Your Child and Food Allergy Fear and Anxiety
Beth Goldstein, a social worker in private practice who provides counseling for families with food-allergic children, expresses concern that anxiousness surrounding allergies can affect children’s confidence and how they’ll live their lives.
“If they are afraid, I’m not sure they will reach their potential, they could hold themselves back from opportunities.”
SO HOW did we reach the point where the manner in which we teach children about one serious condition can lead to a level of anxiety that’s not healthy? Experts think it may start with how we explain food allergy to others. “If you listen to the way some parents talk,” says Laurie Harada, executive director of Anaphylaxis Canada, “they say, ‘this could kill him’ or ‘bringing a peanut butter sandwich to school is like bringing a loaded gun.’
“It has great visual effect, but often the child is within earshot, and is that the image you want your child to have?”
Chad agrees that such terms can be harmful. “Back in the early 1990s, in the days when people thought food allergies were ‘in your head’ and people were not buying into the seriousness, discussing the potential for severe reactions was very useful,” he says. “It galvanized the community, it got people working on this.
“But I think the pendulum has now swung a little too far the other way.” He says emphasis on severe reactions can frighten parents and that affects how they communicate with the community – and their children. “Kids pick up on the anxiety of parents extremely quickly,” Chad says. “The parent who is over-anxious is not helpful to their child.”
Jill Fraser became so stressed about her son’s allergies that she lost sleep, felt tension in her shoulders and jaw, and stepped up control over her allergic child, who was not sleeping well either. Fraser’s son, Harper, was found to have a milk allergy, then later, at 18 months, a peanut allergy.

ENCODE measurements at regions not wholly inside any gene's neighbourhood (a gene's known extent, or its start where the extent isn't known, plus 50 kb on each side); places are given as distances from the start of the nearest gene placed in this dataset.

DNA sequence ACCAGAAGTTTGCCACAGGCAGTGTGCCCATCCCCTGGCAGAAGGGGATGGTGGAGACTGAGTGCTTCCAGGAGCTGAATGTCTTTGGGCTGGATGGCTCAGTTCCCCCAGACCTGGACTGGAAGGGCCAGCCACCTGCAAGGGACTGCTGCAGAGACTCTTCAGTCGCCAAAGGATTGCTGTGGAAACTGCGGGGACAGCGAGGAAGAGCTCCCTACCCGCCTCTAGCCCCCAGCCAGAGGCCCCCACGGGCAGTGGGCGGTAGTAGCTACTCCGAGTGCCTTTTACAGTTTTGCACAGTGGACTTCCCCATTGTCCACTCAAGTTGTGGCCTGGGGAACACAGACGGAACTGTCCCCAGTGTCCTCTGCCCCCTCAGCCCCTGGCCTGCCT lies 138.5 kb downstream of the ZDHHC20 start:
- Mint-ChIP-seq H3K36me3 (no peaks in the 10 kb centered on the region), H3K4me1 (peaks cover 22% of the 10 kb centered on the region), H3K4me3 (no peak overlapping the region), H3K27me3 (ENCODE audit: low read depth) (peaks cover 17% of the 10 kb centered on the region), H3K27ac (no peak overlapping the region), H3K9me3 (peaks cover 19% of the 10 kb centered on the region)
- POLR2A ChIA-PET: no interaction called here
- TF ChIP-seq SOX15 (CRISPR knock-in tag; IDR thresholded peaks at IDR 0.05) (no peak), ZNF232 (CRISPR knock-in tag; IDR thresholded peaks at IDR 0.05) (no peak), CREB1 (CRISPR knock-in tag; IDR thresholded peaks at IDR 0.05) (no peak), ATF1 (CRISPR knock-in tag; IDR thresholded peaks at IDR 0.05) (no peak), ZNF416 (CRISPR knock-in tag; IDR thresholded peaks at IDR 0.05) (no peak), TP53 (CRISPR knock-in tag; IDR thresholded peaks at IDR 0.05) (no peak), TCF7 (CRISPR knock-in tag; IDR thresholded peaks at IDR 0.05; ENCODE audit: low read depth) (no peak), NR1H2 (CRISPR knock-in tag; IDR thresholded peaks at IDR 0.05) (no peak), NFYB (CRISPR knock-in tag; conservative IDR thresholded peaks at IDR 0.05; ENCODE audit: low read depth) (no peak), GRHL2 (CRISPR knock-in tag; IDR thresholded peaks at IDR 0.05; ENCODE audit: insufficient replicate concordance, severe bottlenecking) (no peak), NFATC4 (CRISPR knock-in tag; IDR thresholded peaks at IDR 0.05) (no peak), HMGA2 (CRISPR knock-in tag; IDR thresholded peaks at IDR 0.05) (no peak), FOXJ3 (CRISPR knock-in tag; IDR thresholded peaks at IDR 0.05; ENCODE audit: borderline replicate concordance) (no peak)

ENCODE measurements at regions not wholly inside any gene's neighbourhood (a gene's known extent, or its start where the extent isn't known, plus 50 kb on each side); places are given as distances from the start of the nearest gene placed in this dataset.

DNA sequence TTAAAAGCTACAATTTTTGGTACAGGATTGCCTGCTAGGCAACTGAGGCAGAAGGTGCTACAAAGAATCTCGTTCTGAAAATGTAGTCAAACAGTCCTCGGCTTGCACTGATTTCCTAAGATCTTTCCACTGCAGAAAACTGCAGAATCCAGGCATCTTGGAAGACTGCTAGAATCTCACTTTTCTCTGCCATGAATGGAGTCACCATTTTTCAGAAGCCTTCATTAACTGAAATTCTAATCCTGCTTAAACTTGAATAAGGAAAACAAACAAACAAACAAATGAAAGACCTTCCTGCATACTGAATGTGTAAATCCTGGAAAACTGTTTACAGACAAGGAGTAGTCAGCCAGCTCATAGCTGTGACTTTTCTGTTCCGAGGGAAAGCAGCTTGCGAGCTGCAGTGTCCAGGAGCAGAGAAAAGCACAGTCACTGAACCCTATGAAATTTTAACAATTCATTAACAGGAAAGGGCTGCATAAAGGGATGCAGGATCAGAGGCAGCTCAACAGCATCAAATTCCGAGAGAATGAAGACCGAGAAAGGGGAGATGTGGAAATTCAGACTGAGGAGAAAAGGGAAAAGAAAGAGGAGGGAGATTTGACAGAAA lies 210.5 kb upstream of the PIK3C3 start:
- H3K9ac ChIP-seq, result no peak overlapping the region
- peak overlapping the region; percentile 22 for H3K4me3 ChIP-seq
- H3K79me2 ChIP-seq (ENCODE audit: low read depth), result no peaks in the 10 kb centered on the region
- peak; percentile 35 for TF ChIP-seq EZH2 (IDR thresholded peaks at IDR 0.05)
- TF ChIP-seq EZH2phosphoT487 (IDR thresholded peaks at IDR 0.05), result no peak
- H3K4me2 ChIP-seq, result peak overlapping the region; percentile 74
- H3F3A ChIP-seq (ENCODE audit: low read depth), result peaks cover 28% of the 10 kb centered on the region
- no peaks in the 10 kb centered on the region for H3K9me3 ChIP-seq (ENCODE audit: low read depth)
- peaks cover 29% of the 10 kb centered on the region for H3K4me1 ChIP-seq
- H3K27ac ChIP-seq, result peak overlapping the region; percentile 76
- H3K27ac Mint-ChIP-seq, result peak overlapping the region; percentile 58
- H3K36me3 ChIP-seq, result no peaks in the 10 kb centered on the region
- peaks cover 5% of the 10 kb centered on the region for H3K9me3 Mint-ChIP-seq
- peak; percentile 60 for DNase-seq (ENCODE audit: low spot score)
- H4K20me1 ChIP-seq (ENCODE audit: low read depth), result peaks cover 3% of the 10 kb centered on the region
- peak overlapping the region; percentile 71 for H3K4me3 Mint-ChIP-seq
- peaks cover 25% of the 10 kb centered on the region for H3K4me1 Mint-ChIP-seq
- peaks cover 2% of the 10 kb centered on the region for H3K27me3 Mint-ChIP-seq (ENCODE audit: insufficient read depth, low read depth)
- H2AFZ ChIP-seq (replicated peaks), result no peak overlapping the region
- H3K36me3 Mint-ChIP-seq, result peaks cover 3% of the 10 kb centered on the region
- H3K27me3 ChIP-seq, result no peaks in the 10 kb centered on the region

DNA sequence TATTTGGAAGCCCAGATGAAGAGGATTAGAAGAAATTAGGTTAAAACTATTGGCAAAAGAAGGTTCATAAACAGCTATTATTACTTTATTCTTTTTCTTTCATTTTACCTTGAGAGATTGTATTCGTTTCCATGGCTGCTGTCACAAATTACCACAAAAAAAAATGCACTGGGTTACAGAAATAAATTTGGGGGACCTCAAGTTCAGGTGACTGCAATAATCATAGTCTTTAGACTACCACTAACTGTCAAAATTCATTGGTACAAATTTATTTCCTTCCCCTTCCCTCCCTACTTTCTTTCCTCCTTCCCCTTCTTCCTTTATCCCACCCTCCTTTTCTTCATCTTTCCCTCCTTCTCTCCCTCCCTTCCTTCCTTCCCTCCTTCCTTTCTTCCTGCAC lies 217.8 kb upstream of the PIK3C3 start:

With the peanut diagnosis, Fraser cried at the pressure she felt to keep her little boy safe. At first, she wouldn’t even take Harper down the supermarket aisle where peanut butter was on the shelf. Fraser had more reason than most to worry; a childhood schoolmate had died from an accidental exposure to peanuts.
But she even became worried that the boy might react to other major allergens: from shellfish to sulfites to stinging insects. For a time, Harper was afraid of playing in the grass because of bees. She was trying to control her son’s every movement.
“On the swing, I’d say, ‘careful Harper’ or when he was going down a set of stairs ‘careful Harper,’ running around the yard ‘careful Harper. “I over-controlled regular things to make up for this monster (anaphylaxis) that I could not control.”
Talking to a psychologist helped, causing her to realize that she was over-compensating. Fraser is still vigilant about managing her 4-year-old’s allergies, but feels a greater sense of calm. Both she and Harper are sleeping better, and she speaks to him in a more relaxed fashion.
For the first time, she’s even hired a non-family member to care for her two kids while she’s at work. Her anxious parenting had caused some tension with her husband (whom she found “too care-free”). But now “we are functioning better. We have more common ground with our strategies for parenting.”
Next page: The ever-present fear of death